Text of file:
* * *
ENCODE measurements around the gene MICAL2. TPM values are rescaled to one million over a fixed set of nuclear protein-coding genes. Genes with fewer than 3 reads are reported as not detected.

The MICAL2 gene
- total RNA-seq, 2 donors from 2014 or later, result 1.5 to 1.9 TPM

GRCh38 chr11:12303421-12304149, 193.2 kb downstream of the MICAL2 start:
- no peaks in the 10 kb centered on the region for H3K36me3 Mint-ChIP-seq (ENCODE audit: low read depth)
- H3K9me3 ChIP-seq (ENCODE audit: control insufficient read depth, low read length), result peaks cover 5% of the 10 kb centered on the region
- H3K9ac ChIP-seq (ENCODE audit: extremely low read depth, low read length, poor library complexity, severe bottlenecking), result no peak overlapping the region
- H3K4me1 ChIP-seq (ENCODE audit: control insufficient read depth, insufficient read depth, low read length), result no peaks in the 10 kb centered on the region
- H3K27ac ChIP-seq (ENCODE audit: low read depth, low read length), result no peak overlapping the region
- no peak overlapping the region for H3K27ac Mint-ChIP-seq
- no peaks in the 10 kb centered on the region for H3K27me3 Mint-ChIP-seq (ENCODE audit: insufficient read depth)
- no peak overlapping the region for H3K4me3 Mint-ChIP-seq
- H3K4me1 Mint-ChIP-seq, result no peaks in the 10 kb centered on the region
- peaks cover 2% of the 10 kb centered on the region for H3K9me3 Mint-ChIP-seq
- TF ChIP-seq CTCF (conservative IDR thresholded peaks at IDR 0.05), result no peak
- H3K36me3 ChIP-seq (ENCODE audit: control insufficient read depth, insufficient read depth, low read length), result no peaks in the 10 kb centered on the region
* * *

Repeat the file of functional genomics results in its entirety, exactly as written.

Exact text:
ENCODE measurements around the gene MICAL2. TPM values are rescaled to one million over a fixed set of nuclear protein-coding genes. Genes with fewer than 3 reads are reported as not detected.

The MICAL2 gene
- total RNA-seq, 2 donors from 2014 or later, result 1.5 to 1.9 TPM

GRCh38 chr11:12303421-12304149, 193.2 kb downstream of the MICAL2 start:
- no peaks in the 10 kb centered on the region for H3K36me3 Mint-ChIP-seq (ENCODE audit: low read depth)
- H3K9me3 ChIP-seq (ENCODE audit: control insufficient read depth, low read length), result peaks cover 5% of the 10 kb centered on the region
- H3K9ac ChIP-seq (ENCODE audit: extremely low read depth, low read length, poor library complexity, severe bottlenecking), result no peak overlapping the region
- H3K4me1 ChIP-seq (ENCODE audit: control insufficient read depth, insufficient read depth, low read length), result no peaks in the 10 kb centered on the region
- H3K27ac ChIP-seq (ENCODE audit: low read depth, low read length), result no peak overlapping the region
- no peak overlapping the region for H3K27ac Mint-ChIP-seq
- no peaks in the 10 kb centered on the region for H3K27me3 Mint-ChIP-seq (ENCODE audit: insufficient read depth)
- no peak overlapping the region for H3K4me3 Mint-ChIP-seq
- H3K4me1 Mint-ChIP-seq, result no peaks in the 10 kb centered on the region
- peaks cover 2% of the 10 kb centered on the region for H3K9me3 Mint-ChIP-seq
- TF ChIP-seq CTCF (conservative IDR thresholded peaks at IDR 0.05), result no peak
- H3K36me3 ChIP-seq (ENCODE audit: control insufficient read depth, insufficient read depth, low read length), result no peaks in the 10 kb centered on the region